World Tsunami Awareness Day 2020: All you need to know about day aimed at 'strengthening disaster risk governance'
The day is based on a practice known in Japan known as 'Inamura-no-hi' or the burning of rice sheaves that took place when a tsunami occurred due to the 1854 Ansei Nankai Earthquake
The World Tsunami Awareness Day 2020 is observed every year on 5 November with an aim to create ways to save lives in view of future disasters. The United Nations, through a resolution adopted on 22 December, 2015, designated the day to be World Tsunami Awareness Day. It aligns with the International Day for Disaster Reduction (October 13) and the seven targets of the Sendai Framework for Disaster Risk Reduction 2015-2030.
Tsunamis are rare events, but they are among the deadliest and costliest disasters.
— United Nations (@UN) November 4, 2020
According to the International Tsunami Information Center (ITIC), while tsunamis are rare events, they can be among the deadliest and costliest hazards, affecting economic sectors, agriculture, housing and tourism. ITIC added that education, including evacuation drills for ensuring that communities act decisively and without panic when tsunami warning reach them is very important.
The day is based on a practice known in Japan known as 'Inamura-no-hi' or the burning of rice sheaves that took place on 5, November, 1854 when a tsunami occurred due to the 1854 Ansei Nankai Earthquake.
The tsunami struck a little village called Hiromura, where a farmer Hamaguchi Goryo noticed the lowering of the tide and decrease in water level (a tsunami warning sign) and guided fellow villagers to evacuate to higher ground by setting fire to his precious sheaves of rice as a signal of warning.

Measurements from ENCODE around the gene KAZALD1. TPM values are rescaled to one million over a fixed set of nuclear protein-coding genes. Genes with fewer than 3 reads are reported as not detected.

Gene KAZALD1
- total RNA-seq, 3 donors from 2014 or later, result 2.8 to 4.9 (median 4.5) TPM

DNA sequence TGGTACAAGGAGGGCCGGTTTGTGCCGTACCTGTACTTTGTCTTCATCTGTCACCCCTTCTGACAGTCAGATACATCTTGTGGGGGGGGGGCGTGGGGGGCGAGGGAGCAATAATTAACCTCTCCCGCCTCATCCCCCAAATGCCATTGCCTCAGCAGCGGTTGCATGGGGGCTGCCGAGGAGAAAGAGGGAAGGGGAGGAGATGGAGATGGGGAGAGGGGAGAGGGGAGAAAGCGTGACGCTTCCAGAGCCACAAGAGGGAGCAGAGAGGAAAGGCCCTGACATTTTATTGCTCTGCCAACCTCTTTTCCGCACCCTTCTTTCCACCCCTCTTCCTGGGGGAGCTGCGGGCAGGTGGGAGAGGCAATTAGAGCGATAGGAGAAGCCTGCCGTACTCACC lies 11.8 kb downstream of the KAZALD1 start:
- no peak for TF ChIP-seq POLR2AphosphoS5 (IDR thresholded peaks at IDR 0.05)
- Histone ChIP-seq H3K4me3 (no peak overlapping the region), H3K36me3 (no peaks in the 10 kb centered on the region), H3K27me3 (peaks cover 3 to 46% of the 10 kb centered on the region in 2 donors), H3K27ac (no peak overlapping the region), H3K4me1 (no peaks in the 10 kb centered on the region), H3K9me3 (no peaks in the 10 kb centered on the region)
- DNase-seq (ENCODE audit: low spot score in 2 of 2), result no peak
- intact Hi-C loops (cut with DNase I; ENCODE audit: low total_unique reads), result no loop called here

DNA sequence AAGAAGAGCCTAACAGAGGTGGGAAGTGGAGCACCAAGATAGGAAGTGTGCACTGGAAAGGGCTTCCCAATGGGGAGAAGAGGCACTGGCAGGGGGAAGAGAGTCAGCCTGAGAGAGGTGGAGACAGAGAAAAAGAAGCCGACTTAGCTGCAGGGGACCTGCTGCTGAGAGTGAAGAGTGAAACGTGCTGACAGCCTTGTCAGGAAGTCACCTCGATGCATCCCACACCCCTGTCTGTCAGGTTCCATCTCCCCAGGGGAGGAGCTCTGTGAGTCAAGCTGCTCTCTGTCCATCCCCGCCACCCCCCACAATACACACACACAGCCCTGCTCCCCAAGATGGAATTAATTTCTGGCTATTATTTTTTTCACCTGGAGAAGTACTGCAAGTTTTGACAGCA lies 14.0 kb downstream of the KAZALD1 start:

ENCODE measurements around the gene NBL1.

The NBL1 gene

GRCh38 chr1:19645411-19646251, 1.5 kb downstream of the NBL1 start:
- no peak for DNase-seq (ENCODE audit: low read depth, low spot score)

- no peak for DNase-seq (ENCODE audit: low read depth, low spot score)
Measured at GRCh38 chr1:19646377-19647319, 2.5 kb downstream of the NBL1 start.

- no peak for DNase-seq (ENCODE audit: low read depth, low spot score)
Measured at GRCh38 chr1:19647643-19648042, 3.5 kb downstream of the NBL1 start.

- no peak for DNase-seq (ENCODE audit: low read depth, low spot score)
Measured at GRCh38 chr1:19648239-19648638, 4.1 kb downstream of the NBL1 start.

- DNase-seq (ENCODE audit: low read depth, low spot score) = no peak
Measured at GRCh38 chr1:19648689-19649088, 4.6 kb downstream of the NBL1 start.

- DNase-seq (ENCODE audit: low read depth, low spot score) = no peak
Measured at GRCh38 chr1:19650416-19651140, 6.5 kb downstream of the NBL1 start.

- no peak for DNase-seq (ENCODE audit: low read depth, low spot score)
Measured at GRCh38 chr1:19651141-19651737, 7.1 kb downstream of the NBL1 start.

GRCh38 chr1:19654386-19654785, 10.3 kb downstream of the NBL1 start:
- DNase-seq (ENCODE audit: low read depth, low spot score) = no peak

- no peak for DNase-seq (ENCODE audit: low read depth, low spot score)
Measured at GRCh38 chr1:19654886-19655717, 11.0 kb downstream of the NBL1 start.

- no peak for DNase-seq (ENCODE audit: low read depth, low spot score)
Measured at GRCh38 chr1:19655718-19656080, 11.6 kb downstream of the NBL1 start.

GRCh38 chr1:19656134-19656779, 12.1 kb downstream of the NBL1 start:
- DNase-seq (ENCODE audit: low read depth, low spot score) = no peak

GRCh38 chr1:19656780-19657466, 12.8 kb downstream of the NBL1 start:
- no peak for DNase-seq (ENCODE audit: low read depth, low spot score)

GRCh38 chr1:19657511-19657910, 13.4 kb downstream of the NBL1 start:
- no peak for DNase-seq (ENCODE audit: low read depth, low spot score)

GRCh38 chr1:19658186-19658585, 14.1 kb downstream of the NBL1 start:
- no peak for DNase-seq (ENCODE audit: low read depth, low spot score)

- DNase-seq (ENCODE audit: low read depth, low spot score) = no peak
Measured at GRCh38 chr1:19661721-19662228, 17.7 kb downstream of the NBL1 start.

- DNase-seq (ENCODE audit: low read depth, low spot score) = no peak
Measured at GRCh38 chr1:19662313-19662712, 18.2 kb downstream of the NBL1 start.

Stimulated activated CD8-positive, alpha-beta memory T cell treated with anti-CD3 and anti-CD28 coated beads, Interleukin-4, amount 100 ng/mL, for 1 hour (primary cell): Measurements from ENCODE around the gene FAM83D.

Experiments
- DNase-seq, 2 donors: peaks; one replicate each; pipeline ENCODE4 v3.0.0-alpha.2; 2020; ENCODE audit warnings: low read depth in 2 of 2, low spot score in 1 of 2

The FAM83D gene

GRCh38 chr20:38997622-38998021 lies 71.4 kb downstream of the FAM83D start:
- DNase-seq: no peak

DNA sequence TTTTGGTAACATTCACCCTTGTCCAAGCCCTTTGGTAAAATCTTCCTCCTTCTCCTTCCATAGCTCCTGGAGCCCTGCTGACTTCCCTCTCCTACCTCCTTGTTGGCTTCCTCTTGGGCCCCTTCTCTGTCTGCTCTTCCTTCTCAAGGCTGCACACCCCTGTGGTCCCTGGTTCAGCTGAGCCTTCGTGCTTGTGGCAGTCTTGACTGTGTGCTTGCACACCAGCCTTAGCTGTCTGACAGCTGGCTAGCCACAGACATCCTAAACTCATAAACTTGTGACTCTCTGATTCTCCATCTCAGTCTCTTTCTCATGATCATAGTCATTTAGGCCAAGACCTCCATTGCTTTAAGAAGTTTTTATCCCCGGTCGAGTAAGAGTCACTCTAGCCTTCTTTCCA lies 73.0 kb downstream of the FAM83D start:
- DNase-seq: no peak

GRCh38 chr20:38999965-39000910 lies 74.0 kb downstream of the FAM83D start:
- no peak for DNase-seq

In 2020, World Tsunami Awareness Day will promote targets of the Sendai Seven Campaign, which encourages communities and countries to have national and local disaster risk reduction strategies in place to save more lives against disasters by end of 2020.
In the past 100 years, 58 tsunamis have caused over 2,60,000 fatalities with the highest number of casualties being caused during the 2004 tsunami in the Indian Ocean, which alone led to the death of at least 2,27,000 people across 14 nations.
UN Secretary General António Guterres issued a statement to mark World Tsunami Awareness Day stating that currently we are struggling with a tsunami of death and disease due to COVID-19 and that the UN system is working with partners around the globe to educate the public, organise drills, create evacuation routes and to do everything possible to avoid heavy loss of life when the next tsunami comes.
"Strengthening disaster risk governance is the theme of this year’s World Tsunami Awareness Day," he said, adding that it should help build resilience to all hazards both natural and man-made.
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